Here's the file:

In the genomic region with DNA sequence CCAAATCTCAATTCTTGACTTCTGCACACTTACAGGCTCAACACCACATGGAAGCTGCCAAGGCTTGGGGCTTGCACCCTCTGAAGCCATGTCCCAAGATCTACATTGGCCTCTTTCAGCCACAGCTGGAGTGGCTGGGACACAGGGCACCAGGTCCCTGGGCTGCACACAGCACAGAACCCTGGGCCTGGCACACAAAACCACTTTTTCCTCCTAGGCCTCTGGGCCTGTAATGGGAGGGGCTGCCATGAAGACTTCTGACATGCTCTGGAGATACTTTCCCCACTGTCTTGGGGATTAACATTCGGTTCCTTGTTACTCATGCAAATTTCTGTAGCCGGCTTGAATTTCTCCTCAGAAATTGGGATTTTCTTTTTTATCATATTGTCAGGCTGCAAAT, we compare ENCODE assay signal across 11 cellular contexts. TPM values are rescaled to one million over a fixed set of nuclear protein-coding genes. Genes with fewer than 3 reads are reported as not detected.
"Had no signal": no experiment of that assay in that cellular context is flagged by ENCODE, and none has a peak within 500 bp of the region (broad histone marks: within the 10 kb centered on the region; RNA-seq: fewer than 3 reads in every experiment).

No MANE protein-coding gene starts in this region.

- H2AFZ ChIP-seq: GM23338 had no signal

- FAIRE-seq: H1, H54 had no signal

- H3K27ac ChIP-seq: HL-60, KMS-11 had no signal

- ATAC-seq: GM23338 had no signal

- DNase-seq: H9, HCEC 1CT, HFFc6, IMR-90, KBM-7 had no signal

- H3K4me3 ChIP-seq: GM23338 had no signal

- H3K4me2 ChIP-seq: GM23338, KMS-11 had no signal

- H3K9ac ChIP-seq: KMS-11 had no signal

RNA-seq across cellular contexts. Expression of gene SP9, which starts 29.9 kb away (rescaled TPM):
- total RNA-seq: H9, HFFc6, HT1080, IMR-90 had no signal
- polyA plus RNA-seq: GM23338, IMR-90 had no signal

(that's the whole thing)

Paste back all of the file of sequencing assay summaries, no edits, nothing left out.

In the genomic region with DNA sequence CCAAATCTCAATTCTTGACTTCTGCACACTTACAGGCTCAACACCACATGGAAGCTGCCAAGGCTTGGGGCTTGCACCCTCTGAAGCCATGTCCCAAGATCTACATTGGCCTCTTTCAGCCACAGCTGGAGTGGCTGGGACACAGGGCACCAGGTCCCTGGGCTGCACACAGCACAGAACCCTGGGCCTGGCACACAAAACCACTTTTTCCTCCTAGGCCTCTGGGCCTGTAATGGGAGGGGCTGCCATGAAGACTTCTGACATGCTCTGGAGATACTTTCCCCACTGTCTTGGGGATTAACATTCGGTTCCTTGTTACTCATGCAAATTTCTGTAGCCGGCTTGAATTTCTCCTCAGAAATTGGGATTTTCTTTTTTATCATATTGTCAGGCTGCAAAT, we compare ENCODE assay signal across 11 cellular contexts. TPM values are rescaled to one million over a fixed set of nuclear protein-coding genes. Genes with fewer than 3 reads are reported as not detected.
"Had no signal": no experiment of that assay in that cellular context is flagged by ENCODE, and none has a peak within 500 bp of the region (broad histone marks: within the 10 kb centered on the region; RNA-seq: fewer than 3 reads in every experiment).

No MANE protein-coding gene starts in this region.

- H2AFZ ChIP-seq: GM23338 had no signal

- FAIRE-seq: H1, H54 had no signal

- H3K27ac ChIP-seq: HL-60, KMS-11 had no signal

- ATAC-seq: GM23338 had no signal

- DNase-seq: H9, HCEC 1CT, HFFc6, IMR-90, KBM-7 had no signal

- H3K4me3 ChIP-seq: GM23338 had no signal

- H3K4me2 ChIP-seq: GM23338, KMS-11 had no signal

- H3K9ac ChIP-seq: KMS-11 had no signal

RNA-seq across cellular contexts. Expression of gene SP9, which starts 29.9 kb away (rescaled TPM):
- total RNA-seq: H9, HFFc6, HT1080, IMR-90 had no signal
- polyA plus RNA-seq: GM23338, IMR-90 had no signal